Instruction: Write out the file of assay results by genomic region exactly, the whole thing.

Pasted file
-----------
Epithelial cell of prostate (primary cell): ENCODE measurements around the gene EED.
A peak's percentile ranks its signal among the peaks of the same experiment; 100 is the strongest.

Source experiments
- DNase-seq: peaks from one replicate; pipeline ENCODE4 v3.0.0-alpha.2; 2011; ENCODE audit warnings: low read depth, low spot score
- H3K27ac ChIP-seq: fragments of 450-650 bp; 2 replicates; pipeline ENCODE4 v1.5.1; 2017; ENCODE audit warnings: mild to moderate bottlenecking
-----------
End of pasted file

Epithelial cell of prostate (primary cell): ENCODE measurements around the gene EED.
A peak's percentile ranks its signal among the peaks of the same experiment; 100 is the strongest.

Source experiments
- DNase-seq: peaks from one replicate; pipeline ENCODE4 v3.0.0-alpha.2; 2011; ENCODE audit warnings: low read depth, low spot score
- H3K27ac ChIP-seq: fragments of 450-650 bp; 2 replicates; pipeline ENCODE4 v1.5.1; 2017; ENCODE audit warnings: mild to moderate bottlenecking